Need some help? Check out these pointers.
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The honey isn’t liquid!
Most varieties of honey crystallize naturally. This is just a sign that you have raw honey (honey that hasn’t been filtered or treated in any way). This does not affect the taste or fermentability of the honey at all.
If your honey is crystallized, here are some ways to re-liquefy it:
- Place your honey in a pan of WARM water (less than 120 degrees) and let it liquefy;
- Microwave it on low or defrost power for four minutes, stir it up, and repeat until the honey flows like you want it to;
- Put your honey in the car, and park the car in the sun on a warm day;
- Use a knife or spatula to extract the honey from the jar into your primary bucket, and then add your very warm water to it as described in step 1. Stir to dissolve.
I don’t own any measuring spoons
It’s fine to use a standard spoon (a tea spoon, not a soup spoon) to measure out your nutrient and energizer.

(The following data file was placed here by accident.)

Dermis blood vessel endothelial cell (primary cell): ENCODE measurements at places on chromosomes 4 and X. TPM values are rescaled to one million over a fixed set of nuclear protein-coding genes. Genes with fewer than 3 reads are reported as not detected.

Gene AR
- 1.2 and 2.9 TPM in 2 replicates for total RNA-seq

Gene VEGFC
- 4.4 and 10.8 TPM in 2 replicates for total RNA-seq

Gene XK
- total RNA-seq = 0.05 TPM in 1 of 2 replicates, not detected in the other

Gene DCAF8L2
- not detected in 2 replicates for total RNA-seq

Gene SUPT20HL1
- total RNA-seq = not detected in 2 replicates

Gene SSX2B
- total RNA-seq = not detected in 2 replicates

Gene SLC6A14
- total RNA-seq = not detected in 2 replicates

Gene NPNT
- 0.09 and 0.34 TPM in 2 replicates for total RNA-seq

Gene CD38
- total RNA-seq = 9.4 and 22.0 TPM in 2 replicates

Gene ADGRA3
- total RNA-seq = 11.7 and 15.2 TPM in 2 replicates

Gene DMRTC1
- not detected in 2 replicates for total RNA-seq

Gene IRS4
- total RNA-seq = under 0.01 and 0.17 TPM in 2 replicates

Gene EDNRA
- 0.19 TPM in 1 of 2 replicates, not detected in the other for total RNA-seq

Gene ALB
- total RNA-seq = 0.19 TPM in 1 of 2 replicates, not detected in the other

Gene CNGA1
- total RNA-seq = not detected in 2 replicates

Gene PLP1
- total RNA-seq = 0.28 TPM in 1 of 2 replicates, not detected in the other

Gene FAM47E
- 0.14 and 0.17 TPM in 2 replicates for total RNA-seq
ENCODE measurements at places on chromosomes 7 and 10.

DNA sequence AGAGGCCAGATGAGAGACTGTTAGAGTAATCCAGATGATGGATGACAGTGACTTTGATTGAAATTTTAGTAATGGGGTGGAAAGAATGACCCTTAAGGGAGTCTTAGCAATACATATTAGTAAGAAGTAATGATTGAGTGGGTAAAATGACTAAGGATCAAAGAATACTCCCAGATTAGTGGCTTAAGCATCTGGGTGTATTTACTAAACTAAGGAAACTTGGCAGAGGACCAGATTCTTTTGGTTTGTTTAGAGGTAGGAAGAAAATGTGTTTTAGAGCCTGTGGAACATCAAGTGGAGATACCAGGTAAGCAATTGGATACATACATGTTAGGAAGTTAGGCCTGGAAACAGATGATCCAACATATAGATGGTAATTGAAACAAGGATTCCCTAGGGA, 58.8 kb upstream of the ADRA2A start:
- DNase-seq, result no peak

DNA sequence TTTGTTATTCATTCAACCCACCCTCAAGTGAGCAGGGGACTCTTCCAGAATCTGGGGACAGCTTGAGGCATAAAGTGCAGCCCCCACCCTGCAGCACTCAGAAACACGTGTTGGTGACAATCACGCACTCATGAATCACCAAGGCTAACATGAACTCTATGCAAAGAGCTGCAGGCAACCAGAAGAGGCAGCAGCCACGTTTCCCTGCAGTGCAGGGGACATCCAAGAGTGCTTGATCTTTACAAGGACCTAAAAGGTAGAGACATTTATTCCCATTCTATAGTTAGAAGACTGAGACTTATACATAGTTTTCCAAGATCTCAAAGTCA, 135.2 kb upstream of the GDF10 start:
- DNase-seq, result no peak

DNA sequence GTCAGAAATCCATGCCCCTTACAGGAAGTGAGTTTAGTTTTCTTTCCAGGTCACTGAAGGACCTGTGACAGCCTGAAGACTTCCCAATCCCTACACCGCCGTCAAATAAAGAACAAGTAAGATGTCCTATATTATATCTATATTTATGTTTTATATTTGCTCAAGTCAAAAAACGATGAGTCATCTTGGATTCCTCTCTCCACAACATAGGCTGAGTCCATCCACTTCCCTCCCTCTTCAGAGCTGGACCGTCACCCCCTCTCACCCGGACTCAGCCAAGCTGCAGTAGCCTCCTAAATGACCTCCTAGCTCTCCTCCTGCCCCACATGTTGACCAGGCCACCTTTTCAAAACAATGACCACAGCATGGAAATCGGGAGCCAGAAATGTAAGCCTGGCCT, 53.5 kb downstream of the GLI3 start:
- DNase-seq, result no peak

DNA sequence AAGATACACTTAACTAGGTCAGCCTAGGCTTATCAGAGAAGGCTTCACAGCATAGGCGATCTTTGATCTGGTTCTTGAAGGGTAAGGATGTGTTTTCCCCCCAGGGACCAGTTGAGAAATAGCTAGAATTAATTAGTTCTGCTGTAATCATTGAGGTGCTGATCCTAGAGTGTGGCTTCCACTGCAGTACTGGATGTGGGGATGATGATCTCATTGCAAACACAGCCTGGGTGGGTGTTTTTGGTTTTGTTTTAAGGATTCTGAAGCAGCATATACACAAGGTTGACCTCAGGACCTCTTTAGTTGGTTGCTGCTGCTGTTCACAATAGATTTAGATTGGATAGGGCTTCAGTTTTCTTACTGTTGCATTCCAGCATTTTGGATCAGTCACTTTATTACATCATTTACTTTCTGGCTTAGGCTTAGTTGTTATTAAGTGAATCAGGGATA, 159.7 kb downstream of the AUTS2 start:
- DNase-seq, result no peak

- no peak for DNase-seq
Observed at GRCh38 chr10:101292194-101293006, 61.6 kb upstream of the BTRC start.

The airlock isn’t bubbling on the primary fermenter!
By design, your primary pail should only be about half full once you finish stage 1. That’s a lot of extra room in the bucket, so your airlock may not move during this step. You can crack open the lid and listen for a fizzing sound. This is the sound of yeast making carbon dioxide and alcohol from your honey sugars.
My mead is cloudy!
Sometimes home-brewed mead will take time to clarify. (Commercial meaderies have special – and expensive – filtration systems to prevent this.) The cloudiness comes mostly from the honey proteins that also contribute to the mead’s flavor. As long as you bottle without catching the lees, it shouldn’t affect the taste, and will settle out as the mead ages. When you drink it, carefully decant the mead and you’ll have a glass of clear beverage.
You can, however, siphon the mead off of the lees back into your primary pail (clean and sanitize it first). Rinse the lees out of your carboy, then siphon the mead back into your carboy. Cap it with the airlock and let it set to clarify more.
My mead tastes harsh!
If there is one universal rule of meadmaking, it would be patience, patience, patience. If you try your mead and it tastes “young” to you, let it age more. A good mead can turn great with age, and a rough mead can really mellow out over time.
Local homebrew shops should carry bottles, including self-sealing flip-top (also called “swing top”) bottles which are normally marketed for beer. You may also find decorative bottles in your grocery or department store (look near the canning jars), or on eBay.
There’s always the option of picking up some Grolsch — just for the bottles, of course.